At the Jersey Water Works annual conference, 42 organizational members of the collaborative offered a response to the crisis of New Jersey’s failing water infrastructure by committing publicly to take significant actions in 2019. These actions, ranging from new investments in water systems to innovative educational campaigns, offer a scope and breadth of initiatives that have not been attempted in New Jersey.
“The sheer variety of these commitments is an exciting example of the type of innovation that is happening here in New Jersey around water infrastructure. It takes all of us, with all our areas of expertise, to tackle a problem as complex as this,” said Mark Mauriello, director of environmental affairs and planning at Edgewood Properties and a co-chair of the Jersey Water Works steering committee. “At the end of 2019, the individuals and organizations who are committing today to these actions will have made a material difference to how well our water systems work, and in doing so will have contributed to the quality of life of virtually every New Jerseyan.”
“Our collaborative members are not ones to lead from behind; they are stepping up in very meaningful ways to improve our water systems and show true leadership,” said Jane Kenny, managing partner at Whitman Strategy Group and the steering committee’s co-chair. “It’s inspiring to see so many members voluntarily taking yet another step toward our goal of improving the state’s water infrastructure, and it shows once again that a united, committed group of people like the Jersey Water Works collaborative can accomplish great things.”
Among the organizations committing to action are the Camden County Municipal Utilities Authority, which has committed to reaching complete energy independence by 2020; the Lower Raritan Watershed Partnership, which, in partnership with CoLab Arts and Rutgers Cooperative Extension, has committed to installing a sculpture and interpretive signage along the Raritan River, crowdsourcing photos to tell the story of changes, including litter, invasive plants, and high water levels, and to plan restoration actions accordingly; and the Association of Environmental Authorities, which has committed to promoting jobs in the water sector through education, training and outreach.
Members also committed to investment of more than $375 million in upgrades to water and sewer mains and treatment plants; to installing acres of parks and plantings that will increase stormwater absorption and reduce flooding; to implementing a range of water affordability measures; and to providing multiple educational resources to help the public understand the importance of investing in water infrastructure.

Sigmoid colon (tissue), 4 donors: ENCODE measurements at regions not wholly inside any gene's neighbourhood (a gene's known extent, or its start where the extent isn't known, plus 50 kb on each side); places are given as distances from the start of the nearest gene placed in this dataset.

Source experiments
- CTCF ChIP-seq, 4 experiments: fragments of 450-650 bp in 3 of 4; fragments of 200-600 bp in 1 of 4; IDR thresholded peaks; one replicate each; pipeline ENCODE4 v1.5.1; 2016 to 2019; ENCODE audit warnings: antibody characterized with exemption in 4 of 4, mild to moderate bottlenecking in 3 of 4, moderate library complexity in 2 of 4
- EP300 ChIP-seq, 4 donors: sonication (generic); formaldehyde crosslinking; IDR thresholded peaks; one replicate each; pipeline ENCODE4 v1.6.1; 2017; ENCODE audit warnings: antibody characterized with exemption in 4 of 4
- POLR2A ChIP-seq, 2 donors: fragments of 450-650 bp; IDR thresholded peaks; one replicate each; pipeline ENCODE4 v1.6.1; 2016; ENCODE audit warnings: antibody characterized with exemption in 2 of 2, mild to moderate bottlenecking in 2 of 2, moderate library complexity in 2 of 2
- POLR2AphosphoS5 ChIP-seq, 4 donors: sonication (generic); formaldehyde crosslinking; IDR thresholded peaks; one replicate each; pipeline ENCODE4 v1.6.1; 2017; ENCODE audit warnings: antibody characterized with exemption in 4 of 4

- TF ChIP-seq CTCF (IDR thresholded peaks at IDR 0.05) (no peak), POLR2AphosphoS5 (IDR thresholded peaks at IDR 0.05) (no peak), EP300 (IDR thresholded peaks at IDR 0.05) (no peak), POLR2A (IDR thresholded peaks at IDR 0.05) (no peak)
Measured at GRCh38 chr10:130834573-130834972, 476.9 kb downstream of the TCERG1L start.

The full list of commitments and the organizations behind them is available below.
Earlier at the conference, Department of Environmental Protection Commissioner Catherine McCabe reassured attendees that water was one of the department’s top priorities, and that they were working on ways to address the challenges of funding infrastructure upgrades and to provide support for the development of robust asset management plans. She said they were paying particular attention to the problem of PFAS chemicals and were working to develop a framework to address this problem that she hopes will become a national model.
Conference keynote speaker Manny Teodoro, Ph.D., an expert on the topic of water affordability, praised New Jersey’s Water Quality Accountability Act, which he said will serve as a crucial national model. When the data the act requires is collected, he said, “we will know the full nexus of the relationship between cost, affordability, water quality, system performance, environmental quality and capital investment. We will be able to quantify the health and economic benefits of investment in water.”
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